This is a summary of the recent article Prenatal alcohol exposure and developmental programming of mental illness that is featured in CanFASD’s Top FASD Articles of 2020. For a complete understanding of the subject matter, we encourage you to read the full paper, available open access.
In the 1980s, researcher David Barker and his team set the stage for the Developmental Origins of Health and Disease (DOHaD) hypothesis, which suggests that changes to maternal physiology, placental function, and changes to the nutrients and hormones a fetus is exposed to will impact the offspring’s long-term health and wellbeing. Research published recently also suggests that various prenatal factors are associated with the development of mental illness.
There have been numerous research studies examining the impacts of high-dose alcohol consumption during pregnancy on postnatal development. However, there are not many studies on low and early dose effects of prenatal alcohol exposure on the offspring’s mental health. The researchers in this study conducted a review of the literature on prenatal alcohol exposure and mental illness to better understand the intersection of this impact.
Mental Health Outcomes with Prenatal Alcohol Exposure (PAE)
- 70%-90% of adults with FASD also have psychiatric conditions like depression, anxiety, and/or mood disorders
- Clinical studies have shown an association between prenatal exposure to low* doses of alcohol or early PAE and mental health outcomes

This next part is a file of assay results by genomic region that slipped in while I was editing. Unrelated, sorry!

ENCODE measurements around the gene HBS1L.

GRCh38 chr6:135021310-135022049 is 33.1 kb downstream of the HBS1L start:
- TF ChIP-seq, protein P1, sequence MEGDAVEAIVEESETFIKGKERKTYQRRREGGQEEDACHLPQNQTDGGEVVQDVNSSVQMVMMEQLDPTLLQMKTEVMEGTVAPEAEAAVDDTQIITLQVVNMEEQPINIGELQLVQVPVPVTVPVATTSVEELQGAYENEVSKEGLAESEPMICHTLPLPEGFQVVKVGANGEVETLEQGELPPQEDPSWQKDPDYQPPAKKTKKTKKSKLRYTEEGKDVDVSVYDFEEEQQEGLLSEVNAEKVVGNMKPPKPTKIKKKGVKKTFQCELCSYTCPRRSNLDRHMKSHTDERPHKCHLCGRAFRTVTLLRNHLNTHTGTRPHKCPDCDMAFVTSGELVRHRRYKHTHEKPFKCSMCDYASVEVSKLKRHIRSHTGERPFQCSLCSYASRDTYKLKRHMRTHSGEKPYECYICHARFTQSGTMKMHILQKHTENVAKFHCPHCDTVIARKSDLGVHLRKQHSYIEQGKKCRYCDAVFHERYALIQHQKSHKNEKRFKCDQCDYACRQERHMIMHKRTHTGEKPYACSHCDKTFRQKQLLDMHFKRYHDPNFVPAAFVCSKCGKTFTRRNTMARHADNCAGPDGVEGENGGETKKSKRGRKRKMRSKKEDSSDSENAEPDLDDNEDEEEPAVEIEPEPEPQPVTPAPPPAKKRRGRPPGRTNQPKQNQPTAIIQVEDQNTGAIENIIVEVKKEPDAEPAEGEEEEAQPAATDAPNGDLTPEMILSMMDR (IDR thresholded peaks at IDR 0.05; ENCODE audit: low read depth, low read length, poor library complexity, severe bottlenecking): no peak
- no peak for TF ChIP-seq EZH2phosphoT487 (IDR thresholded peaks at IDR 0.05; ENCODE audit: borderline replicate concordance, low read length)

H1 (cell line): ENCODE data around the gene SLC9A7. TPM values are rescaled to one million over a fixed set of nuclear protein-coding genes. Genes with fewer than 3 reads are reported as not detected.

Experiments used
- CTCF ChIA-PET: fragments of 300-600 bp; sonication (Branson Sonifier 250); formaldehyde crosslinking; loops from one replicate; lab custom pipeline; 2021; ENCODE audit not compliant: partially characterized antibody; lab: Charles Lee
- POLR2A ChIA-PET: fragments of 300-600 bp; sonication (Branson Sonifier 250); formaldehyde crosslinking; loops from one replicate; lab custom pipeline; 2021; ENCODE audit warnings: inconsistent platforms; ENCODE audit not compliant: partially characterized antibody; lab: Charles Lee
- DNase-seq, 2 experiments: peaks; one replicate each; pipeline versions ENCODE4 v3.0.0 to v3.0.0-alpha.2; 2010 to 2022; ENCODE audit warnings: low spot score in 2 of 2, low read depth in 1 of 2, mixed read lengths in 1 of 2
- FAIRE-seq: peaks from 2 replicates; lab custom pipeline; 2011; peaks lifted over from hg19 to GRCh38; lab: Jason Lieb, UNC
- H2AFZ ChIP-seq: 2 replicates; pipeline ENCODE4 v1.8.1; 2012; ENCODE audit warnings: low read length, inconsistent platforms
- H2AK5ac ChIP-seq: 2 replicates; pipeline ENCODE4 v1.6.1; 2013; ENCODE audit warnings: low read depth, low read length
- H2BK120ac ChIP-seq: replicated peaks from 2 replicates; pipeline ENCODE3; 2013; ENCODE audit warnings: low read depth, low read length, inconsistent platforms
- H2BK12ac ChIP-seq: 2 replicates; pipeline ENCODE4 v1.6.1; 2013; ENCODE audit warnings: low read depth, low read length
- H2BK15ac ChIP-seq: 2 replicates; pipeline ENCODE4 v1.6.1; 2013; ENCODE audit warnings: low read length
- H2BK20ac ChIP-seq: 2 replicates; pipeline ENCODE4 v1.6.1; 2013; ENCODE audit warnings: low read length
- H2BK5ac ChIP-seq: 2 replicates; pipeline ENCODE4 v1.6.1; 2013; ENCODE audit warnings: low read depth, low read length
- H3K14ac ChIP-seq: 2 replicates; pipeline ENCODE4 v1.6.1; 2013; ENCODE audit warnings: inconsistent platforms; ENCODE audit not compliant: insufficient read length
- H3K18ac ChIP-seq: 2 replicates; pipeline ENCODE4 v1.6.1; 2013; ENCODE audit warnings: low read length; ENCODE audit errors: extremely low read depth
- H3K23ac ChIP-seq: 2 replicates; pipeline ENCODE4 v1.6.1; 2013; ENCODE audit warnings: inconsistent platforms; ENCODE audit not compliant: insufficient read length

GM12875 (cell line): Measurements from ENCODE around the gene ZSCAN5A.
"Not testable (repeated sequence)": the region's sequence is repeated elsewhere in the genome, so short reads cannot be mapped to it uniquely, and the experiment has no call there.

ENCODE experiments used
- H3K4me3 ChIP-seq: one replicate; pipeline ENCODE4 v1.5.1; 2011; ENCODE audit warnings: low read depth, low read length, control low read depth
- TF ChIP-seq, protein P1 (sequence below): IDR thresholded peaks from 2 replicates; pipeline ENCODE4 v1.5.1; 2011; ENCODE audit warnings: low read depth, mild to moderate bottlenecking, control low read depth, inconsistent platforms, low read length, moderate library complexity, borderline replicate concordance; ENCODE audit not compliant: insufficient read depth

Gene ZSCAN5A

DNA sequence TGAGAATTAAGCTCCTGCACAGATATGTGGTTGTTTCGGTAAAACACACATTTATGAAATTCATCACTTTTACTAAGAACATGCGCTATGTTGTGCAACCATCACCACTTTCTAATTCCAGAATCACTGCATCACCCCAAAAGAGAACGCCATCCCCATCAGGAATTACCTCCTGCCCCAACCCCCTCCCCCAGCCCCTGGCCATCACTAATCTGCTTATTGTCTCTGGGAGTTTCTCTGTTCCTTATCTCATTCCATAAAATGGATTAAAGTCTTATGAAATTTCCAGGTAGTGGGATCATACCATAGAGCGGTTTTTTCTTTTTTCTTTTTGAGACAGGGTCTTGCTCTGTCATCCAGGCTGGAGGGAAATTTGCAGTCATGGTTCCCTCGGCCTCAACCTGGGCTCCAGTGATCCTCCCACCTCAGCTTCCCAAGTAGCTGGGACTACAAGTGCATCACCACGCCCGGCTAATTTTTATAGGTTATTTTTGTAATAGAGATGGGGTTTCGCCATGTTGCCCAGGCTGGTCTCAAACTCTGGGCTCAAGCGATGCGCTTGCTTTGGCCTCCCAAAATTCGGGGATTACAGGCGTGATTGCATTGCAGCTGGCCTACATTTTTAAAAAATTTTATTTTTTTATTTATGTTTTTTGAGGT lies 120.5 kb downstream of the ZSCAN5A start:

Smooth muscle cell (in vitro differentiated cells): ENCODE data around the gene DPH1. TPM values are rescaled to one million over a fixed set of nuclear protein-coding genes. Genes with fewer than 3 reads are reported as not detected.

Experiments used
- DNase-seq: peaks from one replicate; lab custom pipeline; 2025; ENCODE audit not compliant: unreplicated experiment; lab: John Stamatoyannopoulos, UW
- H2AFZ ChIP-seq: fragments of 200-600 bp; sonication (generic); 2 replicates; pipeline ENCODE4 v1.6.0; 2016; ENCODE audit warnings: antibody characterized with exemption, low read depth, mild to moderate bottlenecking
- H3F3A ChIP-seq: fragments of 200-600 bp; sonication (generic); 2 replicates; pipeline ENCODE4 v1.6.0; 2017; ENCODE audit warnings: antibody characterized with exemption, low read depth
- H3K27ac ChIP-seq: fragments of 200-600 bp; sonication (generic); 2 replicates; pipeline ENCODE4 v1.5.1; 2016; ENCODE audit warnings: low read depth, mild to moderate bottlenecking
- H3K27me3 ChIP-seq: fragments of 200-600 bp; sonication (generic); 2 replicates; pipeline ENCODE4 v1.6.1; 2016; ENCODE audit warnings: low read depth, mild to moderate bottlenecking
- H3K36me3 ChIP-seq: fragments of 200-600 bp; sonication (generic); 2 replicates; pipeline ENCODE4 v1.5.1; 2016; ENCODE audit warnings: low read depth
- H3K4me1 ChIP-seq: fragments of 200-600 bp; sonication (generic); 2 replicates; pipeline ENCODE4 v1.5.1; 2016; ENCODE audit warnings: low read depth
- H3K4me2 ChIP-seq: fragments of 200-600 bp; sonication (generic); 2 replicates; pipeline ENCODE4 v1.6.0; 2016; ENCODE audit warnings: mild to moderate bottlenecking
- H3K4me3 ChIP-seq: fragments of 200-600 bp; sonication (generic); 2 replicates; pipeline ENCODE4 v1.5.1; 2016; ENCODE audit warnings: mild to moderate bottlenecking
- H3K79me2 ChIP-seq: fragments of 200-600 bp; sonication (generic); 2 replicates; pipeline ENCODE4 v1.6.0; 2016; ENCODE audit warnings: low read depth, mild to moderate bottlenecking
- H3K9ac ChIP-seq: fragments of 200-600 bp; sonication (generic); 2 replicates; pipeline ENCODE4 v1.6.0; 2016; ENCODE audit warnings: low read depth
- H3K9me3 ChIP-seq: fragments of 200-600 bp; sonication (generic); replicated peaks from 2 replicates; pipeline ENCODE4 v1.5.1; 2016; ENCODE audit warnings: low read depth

- Researchers have shown increased behavioural problems, attention disorders, internalizing and externalizing symptoms, altered social behaviour and sleeping patterns, social difficulties, and anxiety and depression with prenatal exposure to both low and high doses of alcohol
Animal Models of PAE and Mental Illness
- In animal studies, offspring that experienced both low and high doses of alcohol prenatally showed increased depressive and anxiety-like symptoms
- Low dose alcohol exposure during pregnancy also resulted in offspring with altered social behaviour in several studies
Pathways Underlying Mental Health Outcomes
- Previous studies of behavioural changes after PAE often associated PAE with changes to neurological structures and pathways
- An emerging hypothesis as to the mechanism behind the development of mental illnesses suggests that PAE impacts the epigenetic process, which results in altered gene expression during development
- Alcohol exposure during pregnancy can co-occur with other prenatal influences, such as maternal mental illness, obesity, smoking, maternal stress, and prenatal exposure to other substances
- Some have hypothesized that it is the combination of these factors that can increase or extend the severity of outcomes
PAE can have adverse outcomes on the mental health and wellbeing of offspring. Numerous studies have identified a wide range of impairments associated with PAE, including neurodevelopmental, physiological, emotional, behavioural, cognitive, social, and psychiatric difficulties. It is important to understand the impact of PAE within the context of the Developmental Origins of Health and Disease (DOHaD) hypothesis, regardless of the dose and timing of exposure. The greater the understanding of the impact, the more support for individuals experiencing mental health challenges.
Journal: Journal of Developmental Origins of Health and Disease
Authors: Danielle J. Burgess and Karen M. Moritz
Date: January 2020
Read the full article (available open access)
*Some clinical studies do not provide an adequate definition for how they characterize low-, moderate- and high- doses of alcohol, which can make comparisons across studies challenging